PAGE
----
Right now the biggest issue for me is the fact that the routes don’t match cleanly to actual URL’s, so it makes permalinks hard to use with statically generated sites, but I really like the framework overall and am looking for ways to integrate it with some other projects I’m working on.

Having had my fun with Wordpress I’ve decided to redo my blogging platform, and hopefully blog a bit more in the process. I really like what Wordpress has done, but I first set that up years ago before I was familiar with general web development, and lately I have decided that it too restricting if you have a developer background. I’ve gotten started with Jekyll that’s being developed by the folks at github, and thus far am really loving it. I can now write posts in any text editor using markdown or just general html. Right now I prefer using html, but may start using more markdown as that’s what github is currently using.

Converting my existing posts from Wordpress hasn’t been too challenging thanks to tools like exitwp, but there is still a fair bit left to be done. I’m still in the process of converting over existing comments and signing-up/integrating [Disqus]. Then I need to verify that the permalinks are still correct for old posts. I’ll finalize the conversion by migrating my images over and ensuring that they display correctly with my new theme. None of these should be too troublesome.


Disqus is now integrated; they’ve really done a great job of easing integration. Just copy and paste a string of javascript and you’re good to go. The only thing left to do is to integrate the pictures from the old posts into this new format. (This ended up being pretty tricky as the version of [Nivo Slider] I was using in Wordpress depended on a different version of jQuery than the blog, which is also a different version of jQuery than the version of jQuery UI that I’m using in the archive buttons to the right required, so that was kind of a mess…)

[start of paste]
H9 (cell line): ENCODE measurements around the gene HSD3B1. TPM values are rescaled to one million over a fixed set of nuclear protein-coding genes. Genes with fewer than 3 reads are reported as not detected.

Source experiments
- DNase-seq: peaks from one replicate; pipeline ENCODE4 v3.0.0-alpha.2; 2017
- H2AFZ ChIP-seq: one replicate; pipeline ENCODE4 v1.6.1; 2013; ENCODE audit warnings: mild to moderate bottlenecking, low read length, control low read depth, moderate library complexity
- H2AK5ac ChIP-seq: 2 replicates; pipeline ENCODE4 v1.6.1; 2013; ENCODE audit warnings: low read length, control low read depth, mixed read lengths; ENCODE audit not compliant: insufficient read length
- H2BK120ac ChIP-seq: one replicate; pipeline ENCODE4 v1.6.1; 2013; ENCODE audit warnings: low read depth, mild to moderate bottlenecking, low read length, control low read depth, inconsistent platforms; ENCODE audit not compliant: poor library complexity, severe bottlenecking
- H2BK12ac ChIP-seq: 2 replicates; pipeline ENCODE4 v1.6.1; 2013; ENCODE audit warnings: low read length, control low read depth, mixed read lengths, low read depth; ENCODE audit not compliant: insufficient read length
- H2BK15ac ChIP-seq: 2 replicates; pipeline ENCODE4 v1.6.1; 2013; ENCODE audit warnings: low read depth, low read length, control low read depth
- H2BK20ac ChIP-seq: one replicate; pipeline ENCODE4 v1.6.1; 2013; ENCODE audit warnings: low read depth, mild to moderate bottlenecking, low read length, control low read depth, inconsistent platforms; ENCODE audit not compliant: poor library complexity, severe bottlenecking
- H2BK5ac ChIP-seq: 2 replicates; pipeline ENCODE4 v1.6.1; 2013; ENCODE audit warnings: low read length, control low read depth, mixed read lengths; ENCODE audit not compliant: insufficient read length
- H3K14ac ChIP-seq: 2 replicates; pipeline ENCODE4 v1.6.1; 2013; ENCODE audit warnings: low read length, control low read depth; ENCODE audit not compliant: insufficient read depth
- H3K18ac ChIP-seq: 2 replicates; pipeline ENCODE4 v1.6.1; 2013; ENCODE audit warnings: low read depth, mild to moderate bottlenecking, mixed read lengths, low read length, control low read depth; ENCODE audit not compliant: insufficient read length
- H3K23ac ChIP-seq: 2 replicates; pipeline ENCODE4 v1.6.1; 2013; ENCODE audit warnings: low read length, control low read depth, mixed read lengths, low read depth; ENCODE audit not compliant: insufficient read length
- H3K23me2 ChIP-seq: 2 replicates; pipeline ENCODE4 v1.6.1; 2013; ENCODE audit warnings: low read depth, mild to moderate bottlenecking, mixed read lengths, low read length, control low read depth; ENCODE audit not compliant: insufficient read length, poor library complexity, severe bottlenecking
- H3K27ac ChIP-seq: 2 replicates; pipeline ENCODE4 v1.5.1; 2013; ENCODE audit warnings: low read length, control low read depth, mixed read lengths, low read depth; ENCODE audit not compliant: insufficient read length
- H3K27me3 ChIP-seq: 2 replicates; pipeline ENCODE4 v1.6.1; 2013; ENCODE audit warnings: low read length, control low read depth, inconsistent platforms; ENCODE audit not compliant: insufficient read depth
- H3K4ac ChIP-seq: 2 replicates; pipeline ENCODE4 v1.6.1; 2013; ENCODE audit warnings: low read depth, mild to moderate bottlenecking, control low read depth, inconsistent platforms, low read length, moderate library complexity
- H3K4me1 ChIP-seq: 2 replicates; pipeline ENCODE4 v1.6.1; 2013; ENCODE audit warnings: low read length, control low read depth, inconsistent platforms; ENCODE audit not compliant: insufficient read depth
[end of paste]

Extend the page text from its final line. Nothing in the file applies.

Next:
Having finished all of our classes and tiring of studying over lecture slides, Nick and I decided to go check out Saigon over the weekend.

In order to save money (initially my flight was cheaper, but apparently I got the last ticket with the good rate), Nick got the flight behind mine. We discussed it, and decided to meet at the corner of a particular road and a market. Clearly marked in the maps we had in Lonely Planet (A book that makes suggestions for places to go and stay while abroad).

I get there, and there I am, clearly not from around those parts, with no decent map, except the one in Lonely Planet, and I had resolved not to use that one because I didn’t want to be taken advantage of as the obviously ignorant tourist.